Property owners across New York City are required by law to comply with city building codes that, with the evolution of time, now include numerous, specific minimum requirements in order to make sure that tenants, visitors and guests are safe.
Even though the Department of Buildings issues thousands of building code violations in the city annually, egregiously unsafe conditions continue to persist, and as our New York City premises liability lawyers know, many people suffer injury as a result.
In some negligence cases, the standard to which a property owner may be held is going to depend heavily on the type of structure and its location. These matters tend to be more complex in a large, urban area because buildings may be zoned for mixed-use residential and commercial.
That was the issue in the recent Boston premises liability lawsuit of Sheehan v. Weaver, reviewed by the Supreme Judicial Court of Massachusetts.
Here, according to court records, the plaintiff suffered serious injuries after falling two stories onto pavement from a staircase outside his apartment after the guardrail gave way. Earlier in the evening, he had been out drinking alcohol with friends. He returned to his apartment, climbed the stairs up to his second-story doorway and then leaned on the guardrail. The guardrail broke.
A jury found the defendants strictly liable for the plaintiff’s injuries, citing a state statute that indicates owners of commercial properties must be held to this standard when their property violates state building code and that violation proximately causes an injury. The reason this particular statute was cited was because the property was also home to a few commercial offices on the other side of the structure.
The defendants appealed the verdict and requested a new trial, but that request was initially denied.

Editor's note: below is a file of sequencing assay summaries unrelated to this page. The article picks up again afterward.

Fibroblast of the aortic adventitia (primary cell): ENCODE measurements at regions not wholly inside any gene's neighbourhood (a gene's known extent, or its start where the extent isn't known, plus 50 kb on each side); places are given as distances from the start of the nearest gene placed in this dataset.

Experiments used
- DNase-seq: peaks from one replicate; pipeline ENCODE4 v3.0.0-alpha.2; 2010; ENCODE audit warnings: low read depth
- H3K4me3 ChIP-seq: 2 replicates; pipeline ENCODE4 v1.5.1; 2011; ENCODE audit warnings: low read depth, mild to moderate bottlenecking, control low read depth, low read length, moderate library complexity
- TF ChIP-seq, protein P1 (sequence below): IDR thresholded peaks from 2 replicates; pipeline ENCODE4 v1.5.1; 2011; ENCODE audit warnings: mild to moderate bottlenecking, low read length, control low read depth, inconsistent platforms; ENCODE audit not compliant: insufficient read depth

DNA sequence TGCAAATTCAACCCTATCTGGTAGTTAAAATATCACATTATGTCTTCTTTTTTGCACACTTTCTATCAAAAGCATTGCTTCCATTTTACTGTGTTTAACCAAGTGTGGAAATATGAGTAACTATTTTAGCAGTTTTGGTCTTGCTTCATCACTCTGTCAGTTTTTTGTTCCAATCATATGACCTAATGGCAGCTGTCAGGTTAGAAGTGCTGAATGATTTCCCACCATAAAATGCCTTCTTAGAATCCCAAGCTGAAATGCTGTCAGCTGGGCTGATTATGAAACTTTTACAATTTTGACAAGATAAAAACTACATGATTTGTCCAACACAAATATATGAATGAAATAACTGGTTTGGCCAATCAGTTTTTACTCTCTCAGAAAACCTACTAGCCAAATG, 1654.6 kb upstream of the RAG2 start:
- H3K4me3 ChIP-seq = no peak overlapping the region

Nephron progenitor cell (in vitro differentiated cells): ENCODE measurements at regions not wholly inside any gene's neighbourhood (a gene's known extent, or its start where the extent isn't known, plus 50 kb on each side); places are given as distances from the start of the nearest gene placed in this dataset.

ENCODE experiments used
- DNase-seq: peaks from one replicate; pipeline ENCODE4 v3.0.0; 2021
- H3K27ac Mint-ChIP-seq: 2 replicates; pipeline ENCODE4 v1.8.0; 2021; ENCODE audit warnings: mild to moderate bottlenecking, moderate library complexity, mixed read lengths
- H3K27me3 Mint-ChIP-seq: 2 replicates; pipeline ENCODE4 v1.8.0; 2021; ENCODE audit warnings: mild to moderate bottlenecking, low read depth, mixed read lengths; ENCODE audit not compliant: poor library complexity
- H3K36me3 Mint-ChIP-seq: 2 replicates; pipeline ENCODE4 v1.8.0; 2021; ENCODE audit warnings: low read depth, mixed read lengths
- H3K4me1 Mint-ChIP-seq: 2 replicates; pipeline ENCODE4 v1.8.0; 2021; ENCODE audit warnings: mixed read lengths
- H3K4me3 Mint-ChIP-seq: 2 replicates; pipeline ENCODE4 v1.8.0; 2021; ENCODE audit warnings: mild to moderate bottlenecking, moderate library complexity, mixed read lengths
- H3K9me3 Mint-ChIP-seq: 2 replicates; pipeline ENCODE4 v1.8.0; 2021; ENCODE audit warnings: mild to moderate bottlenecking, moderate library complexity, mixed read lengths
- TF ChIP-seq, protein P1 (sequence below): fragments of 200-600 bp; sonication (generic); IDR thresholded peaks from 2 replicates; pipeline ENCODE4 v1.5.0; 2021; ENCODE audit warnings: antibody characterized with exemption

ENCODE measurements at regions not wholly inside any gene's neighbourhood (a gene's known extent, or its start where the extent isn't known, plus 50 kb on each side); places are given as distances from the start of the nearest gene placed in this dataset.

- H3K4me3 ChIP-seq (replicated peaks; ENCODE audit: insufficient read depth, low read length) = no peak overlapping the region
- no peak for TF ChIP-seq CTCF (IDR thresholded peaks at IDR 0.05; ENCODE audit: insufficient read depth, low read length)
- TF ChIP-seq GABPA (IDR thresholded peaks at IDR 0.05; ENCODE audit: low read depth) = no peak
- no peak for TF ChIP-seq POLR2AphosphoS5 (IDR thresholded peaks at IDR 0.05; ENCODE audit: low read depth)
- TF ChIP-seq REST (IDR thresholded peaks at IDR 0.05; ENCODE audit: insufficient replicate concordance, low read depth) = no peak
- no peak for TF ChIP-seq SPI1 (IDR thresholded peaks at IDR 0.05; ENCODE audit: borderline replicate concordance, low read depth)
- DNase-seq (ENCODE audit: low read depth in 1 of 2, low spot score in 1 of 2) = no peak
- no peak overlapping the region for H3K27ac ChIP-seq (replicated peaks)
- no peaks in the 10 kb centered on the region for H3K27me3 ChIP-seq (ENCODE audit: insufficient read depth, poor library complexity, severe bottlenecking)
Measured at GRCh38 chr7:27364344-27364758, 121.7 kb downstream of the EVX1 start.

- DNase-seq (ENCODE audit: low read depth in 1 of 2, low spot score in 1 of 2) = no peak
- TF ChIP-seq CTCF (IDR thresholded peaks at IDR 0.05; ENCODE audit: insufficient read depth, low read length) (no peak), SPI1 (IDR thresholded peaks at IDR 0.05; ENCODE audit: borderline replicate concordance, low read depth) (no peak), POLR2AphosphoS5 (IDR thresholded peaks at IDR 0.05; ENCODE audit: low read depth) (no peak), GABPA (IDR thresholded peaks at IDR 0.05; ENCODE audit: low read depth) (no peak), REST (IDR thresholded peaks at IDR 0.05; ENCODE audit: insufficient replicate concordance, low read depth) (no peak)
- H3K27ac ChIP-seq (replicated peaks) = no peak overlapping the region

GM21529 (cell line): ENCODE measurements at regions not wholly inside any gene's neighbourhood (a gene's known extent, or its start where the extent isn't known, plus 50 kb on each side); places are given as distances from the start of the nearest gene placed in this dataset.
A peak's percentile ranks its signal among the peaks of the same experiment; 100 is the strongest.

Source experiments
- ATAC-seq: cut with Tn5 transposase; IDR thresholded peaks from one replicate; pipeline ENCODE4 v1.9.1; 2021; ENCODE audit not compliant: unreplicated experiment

In a non-traditional move, the state high court had the case transferred to it on its own motion. The justices did not challenge the verdict of negligence, but found that the judge erred in allowing the claim to be filed under a statute citing commercial building code standards.
The court found that although the property had some commercial use, the incident in question did not occur on that portion of the property and the staircase was not ever used for commercial purposes. Therefore, the court found, the case should only have been allowed to proceed under residential commercial building code laws, which apply a different liability standard.
We have in-depth knowledge of the New York City Building Code, the New York City Housing Maintenance code and New York premise liability laws. Property owners are required to maintain safe stairways, elevators, ingress/egress methods, reasonable security measures, ice and snow removal, prompt repair of known faulty wiring or other electrical problems and mandatory removal of mold, lead paint or other toxins.
If you have suffered injury due to unsafe conditions on a residential or commercial property, we can help.
The Law Offices of Nicholas Rose, PLLC offers free consultations. Call 1-877-313-7673.
Sheehan v. Weaver, April 10, 2014, Supreme Judicial Court of Massachusetts
More Blog Entries:
New York Bill Would Boost Liability for Landlords Who Fail to Provide Proper Security, March 23, 2014, New York City Premises Liability Lawyer